Perhaps the juiciest tidbit, the fact that skills are viewed as more important than location suggests that at the end of the day…
If you have the skills, you can live basically anywhere. Remote and freelance work offers a variety of opportunities and means you don’t have to be synchronously local to a team to get work done. This means that you don’t need to be in a big city like New York or Los Angeles to get the big work and have access to opportunity.
Companies are struggling to find talent, and despite a lack of policy support, are opening up to remote work. Adding to this challenge is that more and more Americans are less mobile, due to concerns about cost of living (or other things in our lives), hiring managers are having a harder time finding the right talent to fill their own vacancy.
Skilled workers (those who have the abilities that are in demand and desired by their industry) have the ability to pick and choose where they want to live and it looks like now and the future, companies are coming to meet them. This is good news, and offers more and more opportunities, as well as flexibility for hiring managers.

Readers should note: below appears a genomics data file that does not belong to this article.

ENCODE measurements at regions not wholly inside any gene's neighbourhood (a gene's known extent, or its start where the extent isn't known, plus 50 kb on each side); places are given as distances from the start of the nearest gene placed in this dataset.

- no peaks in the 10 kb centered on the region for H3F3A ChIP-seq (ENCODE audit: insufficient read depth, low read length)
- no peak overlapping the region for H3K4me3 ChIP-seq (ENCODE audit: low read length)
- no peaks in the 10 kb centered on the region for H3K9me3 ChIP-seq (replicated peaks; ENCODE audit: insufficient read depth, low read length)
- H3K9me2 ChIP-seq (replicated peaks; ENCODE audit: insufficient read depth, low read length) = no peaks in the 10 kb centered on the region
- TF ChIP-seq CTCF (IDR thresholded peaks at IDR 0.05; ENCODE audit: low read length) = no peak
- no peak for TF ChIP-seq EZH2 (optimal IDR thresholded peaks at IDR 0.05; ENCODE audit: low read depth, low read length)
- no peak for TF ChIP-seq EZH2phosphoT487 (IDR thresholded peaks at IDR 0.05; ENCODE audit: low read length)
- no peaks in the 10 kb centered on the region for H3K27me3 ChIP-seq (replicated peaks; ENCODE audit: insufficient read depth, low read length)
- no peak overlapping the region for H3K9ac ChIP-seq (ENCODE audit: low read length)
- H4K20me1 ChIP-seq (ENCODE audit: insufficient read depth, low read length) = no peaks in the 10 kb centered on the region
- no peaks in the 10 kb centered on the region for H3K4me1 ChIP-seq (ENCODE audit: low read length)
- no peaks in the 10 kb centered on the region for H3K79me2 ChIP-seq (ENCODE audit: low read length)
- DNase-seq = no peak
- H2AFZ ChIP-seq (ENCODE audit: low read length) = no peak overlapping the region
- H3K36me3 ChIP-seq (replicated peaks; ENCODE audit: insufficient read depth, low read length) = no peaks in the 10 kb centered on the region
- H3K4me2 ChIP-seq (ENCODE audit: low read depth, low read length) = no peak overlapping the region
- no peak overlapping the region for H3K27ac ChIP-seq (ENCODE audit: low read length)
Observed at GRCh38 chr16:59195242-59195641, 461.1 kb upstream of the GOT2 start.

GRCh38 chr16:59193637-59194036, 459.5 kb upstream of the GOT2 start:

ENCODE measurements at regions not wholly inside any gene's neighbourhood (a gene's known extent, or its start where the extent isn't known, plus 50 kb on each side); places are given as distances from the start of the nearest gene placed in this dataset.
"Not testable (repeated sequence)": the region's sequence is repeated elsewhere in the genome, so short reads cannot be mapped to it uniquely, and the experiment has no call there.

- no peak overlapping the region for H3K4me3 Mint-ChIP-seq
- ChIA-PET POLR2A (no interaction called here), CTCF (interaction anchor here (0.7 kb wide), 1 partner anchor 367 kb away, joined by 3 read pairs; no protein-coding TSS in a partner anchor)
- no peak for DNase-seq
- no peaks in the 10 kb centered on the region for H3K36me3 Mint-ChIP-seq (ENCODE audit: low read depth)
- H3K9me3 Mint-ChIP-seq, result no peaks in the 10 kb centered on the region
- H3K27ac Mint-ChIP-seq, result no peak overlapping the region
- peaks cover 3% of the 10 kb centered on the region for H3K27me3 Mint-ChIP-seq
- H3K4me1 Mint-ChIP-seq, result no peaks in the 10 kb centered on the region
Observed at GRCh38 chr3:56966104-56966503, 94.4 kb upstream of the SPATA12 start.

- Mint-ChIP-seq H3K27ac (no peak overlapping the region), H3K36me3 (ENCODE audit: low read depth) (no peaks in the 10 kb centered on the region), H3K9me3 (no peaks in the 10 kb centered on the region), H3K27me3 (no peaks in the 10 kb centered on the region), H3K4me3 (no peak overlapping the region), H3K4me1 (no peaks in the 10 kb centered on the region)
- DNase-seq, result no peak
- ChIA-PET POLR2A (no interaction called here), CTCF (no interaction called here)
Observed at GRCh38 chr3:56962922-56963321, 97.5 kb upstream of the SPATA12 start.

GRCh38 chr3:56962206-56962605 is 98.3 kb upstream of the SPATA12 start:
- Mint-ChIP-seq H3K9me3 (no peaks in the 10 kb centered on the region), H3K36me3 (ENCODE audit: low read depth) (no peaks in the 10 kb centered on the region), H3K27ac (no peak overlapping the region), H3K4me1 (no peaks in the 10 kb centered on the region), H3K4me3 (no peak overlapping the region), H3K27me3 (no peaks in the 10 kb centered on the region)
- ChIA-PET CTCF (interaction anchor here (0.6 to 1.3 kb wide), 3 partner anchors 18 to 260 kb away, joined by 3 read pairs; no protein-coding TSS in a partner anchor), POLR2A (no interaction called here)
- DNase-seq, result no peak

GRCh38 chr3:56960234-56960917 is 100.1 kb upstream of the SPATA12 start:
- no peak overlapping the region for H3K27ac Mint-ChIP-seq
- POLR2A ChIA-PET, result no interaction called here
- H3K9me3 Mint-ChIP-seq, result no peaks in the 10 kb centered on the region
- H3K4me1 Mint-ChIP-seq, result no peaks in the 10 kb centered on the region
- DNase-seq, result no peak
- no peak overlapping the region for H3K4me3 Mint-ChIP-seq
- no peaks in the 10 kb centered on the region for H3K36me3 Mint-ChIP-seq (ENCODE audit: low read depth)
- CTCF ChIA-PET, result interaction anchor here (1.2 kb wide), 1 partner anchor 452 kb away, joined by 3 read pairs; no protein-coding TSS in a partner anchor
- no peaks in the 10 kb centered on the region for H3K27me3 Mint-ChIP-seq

Indeed and Glassdoor are now owned by one Japanese company – what’s next?
(TECHNOLOGY) Now that Glassdoor and Indeed are owned by an international brand, how will their main competitors (and search engines) react?
This year, Glassdoor, one of the most popular job and recruiting sites, has been acquired by Recruit Holdings Co. Ltd. (RCRRF), a Tokyo-based firm in a $1.2 billion cash transaction to become part of Recruit’s growing Human Resources Technology segment.
Recruit Holdings operates Three areas of business: HR Technology, Media & Solutions, and Staffing. In 2012, they acquired CT-based Indeed, which continues to be the number one job site in the world. Glassdoor will continue to operate independently as a part of Recruit Holdings, which holds companies in North America, Europe, and Asia, but it is noteworthy that a Japanese company owns two of the biggest players in the job search game.